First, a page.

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Consequences of N145 per litre fuel – 2

The vague promise by the Minister of Information, of 600,000 jobs which will be created by the fuel price increase which was received with skepticism on these pages last week, provides an appropriate point of departure for today’s discussion. We have had seventeen fuel price increases since General Gowon became Head of State and moved it from six kobo (6k) to eight kobo and a half (8.45k). Then, as now, mounting subsidy payments was said to be responsible for the increase.

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Consequences of N145 per litre fuel

Lai Mohammed, Information Minister, NATION, May 17, 2016, p 6. In the report by Yusuf Alli, Yomi Odunuga and Vincent Ikuomola, all senior editorial staff of the paper, the Minister also pointed out that “Government is not about popularity. There are times in life you have to take a very hard decision and this decision is for the long term and benefit of everybody.” Fortunately or unfortunately, the three journalists were with the paper in January 1, 2012 when Jonathan’s government increased the price of fuel from N97 per litre to N141 – an increase of 45.3 per cent. Each of them should be able to recollect what he wrote in response to that announcement. Lai Mohammed, then the National Publicity Secretary for the Action Congress of Nigeria, ACN, also should go and find out what he said in 2012.

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Federal government faces reality on bail-out

“…every Nigerian is now sober. The governors have realized now that this can happen and that oil prices can plummet from $100 to $28 within a short period of time, and that we can be so exposed that we can’t even pay salaries…”So there is a sobriety that has come in. So, we are working with the states and we are not bailing them out. We have said to them that we have a fiscal restructuring plan…”Whatever we are doing will be conditional. Mrs Adeosun, Federal Minister of Finance, May 5, 2016.

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Bailing out: FG’s exercise in futility

We are looking asking for an eighteen-month moratorium before we can start paying , so that we will be able to strategise…To develop the IGR is not overnight, it is a long term programme that one has to plan for…and we cannot say we are going to cut salaries and wages.” Governor Yari, Chairman of Nigeria Governors Forum, April 28, 2016, in Abuja.

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Bailing out states: FG’s exercise in futility

Readers would permit me if the APC spokesman is not identified. He is a long term associate and one of those who have helped me as a columnist in the early years. Like Shakespeare, 1564-1616, “I hate ingratitude more in a man than lying, vainness, babbling drunkenness or any taints of vice” (VANGUARD BOOK OF QUOTATIONS p 103). But, that far I will go and no further.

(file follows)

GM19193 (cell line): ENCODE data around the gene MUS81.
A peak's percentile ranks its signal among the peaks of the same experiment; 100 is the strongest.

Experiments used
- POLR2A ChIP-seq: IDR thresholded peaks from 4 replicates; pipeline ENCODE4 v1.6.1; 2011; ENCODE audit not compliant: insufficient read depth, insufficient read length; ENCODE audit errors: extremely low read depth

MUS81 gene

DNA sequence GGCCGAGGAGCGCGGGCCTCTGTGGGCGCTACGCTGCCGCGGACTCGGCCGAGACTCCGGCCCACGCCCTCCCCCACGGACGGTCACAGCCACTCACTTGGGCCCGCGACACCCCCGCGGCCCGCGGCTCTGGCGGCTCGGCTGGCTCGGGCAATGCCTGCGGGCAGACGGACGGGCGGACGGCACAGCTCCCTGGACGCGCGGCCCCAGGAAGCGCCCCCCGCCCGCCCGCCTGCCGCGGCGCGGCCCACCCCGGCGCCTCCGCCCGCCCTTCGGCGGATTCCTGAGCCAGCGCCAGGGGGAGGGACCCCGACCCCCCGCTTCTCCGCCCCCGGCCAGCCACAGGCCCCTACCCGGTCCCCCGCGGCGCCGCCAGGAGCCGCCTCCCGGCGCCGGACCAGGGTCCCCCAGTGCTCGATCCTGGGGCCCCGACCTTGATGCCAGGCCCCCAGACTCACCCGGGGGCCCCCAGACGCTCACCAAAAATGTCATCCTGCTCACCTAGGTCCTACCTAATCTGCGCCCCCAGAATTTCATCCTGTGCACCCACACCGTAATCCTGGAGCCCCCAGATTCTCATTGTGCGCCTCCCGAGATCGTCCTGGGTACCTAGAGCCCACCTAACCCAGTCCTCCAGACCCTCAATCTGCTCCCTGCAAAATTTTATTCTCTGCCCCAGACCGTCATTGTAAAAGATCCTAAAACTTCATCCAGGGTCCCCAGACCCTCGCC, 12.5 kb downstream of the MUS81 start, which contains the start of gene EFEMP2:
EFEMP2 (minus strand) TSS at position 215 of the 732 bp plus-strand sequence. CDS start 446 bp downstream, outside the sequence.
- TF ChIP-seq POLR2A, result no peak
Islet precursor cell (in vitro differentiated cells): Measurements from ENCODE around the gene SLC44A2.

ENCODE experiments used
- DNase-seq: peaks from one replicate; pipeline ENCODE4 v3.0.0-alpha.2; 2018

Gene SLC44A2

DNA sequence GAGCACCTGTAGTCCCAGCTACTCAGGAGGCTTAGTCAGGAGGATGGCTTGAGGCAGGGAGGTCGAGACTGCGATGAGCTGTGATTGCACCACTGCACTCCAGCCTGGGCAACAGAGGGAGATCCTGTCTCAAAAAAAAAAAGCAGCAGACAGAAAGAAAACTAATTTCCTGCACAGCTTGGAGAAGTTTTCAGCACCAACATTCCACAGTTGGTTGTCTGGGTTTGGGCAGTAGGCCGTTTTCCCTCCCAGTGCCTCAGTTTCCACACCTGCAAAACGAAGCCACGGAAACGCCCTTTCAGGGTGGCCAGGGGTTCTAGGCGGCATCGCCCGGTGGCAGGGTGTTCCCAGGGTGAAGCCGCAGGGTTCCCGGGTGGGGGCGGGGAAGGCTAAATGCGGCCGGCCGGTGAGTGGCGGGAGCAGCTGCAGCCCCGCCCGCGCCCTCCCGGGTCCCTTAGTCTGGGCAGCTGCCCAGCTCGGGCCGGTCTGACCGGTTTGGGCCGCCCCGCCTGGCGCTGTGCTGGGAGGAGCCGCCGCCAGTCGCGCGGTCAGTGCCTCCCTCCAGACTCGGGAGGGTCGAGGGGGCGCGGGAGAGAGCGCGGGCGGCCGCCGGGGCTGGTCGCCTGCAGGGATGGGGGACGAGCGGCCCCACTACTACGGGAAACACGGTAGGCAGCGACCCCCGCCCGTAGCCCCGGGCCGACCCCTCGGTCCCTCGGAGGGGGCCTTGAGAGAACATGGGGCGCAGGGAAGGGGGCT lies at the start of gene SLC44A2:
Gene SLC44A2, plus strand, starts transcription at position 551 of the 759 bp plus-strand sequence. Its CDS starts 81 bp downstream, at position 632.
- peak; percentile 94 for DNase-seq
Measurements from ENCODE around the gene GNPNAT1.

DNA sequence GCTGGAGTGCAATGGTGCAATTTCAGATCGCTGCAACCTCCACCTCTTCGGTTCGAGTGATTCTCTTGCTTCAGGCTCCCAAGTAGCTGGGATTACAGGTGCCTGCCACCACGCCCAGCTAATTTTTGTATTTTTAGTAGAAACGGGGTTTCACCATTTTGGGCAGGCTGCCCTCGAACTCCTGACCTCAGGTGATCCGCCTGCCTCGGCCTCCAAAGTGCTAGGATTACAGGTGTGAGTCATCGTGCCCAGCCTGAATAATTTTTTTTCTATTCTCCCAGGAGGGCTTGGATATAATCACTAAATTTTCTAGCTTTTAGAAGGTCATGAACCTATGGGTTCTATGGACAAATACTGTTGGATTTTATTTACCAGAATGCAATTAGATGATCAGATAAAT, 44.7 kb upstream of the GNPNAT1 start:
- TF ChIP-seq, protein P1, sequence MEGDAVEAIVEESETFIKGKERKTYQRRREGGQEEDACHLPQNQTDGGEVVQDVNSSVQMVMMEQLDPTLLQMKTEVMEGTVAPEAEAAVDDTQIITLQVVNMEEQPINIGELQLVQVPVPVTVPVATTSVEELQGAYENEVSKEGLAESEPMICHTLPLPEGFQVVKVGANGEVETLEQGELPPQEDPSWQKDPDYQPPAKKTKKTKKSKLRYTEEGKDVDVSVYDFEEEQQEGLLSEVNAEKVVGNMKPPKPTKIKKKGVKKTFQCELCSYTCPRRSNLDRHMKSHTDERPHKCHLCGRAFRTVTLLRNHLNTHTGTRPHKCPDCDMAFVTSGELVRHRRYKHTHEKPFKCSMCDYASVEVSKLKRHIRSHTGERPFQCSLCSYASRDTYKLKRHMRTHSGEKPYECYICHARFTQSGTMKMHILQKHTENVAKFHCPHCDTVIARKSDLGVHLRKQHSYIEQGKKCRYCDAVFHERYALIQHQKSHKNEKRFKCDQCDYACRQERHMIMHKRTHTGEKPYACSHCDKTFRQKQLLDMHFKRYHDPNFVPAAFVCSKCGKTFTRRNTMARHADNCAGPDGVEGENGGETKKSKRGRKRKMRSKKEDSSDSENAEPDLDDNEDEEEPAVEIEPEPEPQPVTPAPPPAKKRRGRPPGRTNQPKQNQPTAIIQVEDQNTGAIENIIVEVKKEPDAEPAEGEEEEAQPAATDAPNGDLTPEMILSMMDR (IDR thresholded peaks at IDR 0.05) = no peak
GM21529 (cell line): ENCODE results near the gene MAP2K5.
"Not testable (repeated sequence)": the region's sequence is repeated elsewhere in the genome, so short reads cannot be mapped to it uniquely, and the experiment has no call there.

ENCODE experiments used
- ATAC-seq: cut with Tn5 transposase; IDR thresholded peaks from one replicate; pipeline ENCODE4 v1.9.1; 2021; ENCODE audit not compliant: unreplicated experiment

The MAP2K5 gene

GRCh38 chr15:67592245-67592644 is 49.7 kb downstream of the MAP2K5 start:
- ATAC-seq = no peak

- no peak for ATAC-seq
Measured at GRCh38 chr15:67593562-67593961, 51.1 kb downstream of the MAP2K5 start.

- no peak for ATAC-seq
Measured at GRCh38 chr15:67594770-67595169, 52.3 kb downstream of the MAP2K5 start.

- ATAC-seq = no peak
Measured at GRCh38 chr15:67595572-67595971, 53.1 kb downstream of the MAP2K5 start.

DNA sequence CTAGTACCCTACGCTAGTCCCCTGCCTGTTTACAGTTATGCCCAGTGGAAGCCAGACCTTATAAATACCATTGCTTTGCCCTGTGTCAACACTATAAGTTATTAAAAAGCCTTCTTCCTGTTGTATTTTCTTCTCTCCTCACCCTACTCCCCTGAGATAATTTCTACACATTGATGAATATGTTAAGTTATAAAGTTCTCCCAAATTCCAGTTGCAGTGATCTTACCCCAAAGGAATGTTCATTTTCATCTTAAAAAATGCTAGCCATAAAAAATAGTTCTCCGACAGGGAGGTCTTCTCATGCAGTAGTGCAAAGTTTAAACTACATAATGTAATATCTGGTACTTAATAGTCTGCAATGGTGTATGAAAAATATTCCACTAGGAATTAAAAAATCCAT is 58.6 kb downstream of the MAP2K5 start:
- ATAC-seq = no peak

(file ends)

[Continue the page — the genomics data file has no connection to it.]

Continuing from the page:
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Economic Conference: An afterthought too late to rescue budget 2016 (1)

NOTE: This article was written on March 8, 2016, two weeks after it was announced that President Buhari had agreed to organize an Economic Summit. Even then, it was clear to some economists that this government was not really interested in the summit. The summit failed to take off on Thursday, March 10, 2016 as scheduled and no new take-off date had been established. Obviously, there is no commitment; only an attempt to silence critics of government.

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“No” to protest against tariff increase

Most of our Fellow Countrymen (“How many fools make up Fellow Countrymen”, asked Thomas Carlyle, 1795-1881, in despair) are emotional and unrealistic. Less than one tenth of one per cent understands the basic principles of economics. Most of the leaders, drawn from the same pool of people, are not different. Even those among the leaders who understand the principles of economics lack the moral courage to tell the truth when issues pertaining to economics become contentious. They choose to play to gallery by telling the “masses” what they prefer to be told instead of telling the truth which might be unpopular.

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Killing discos; commiting national suicide

Like most Nigerians, I consume electricity and receive all those bills, about which everybody complains, and the services are not satisfactory. But, unlike most Nigerians, five DISCOs, two in the North and three in the south, provide me services. With one pre-paid metre, four estimated bills, popularly called crazy bills, are received and paid monthly. I don’t have shares in any DISCO and I tried my best to discourage friends wanting to invest in DISCOs when the last administration slated them for privatization.

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Can these figures and budget illiterates run a government?

It ain’t the things you don’t know that cause the problem. It’s things you think you know that ain’t so. Ralph Waldo Emerson, 1803-1882. VANGUARD BOOK p 117. President Buhari must have entered into the GUINNESS BOOK OF RECORDS for taking five months to assemble a cabinet of less than fifty people and about thirty Special Advisers, noise makers as he called them.

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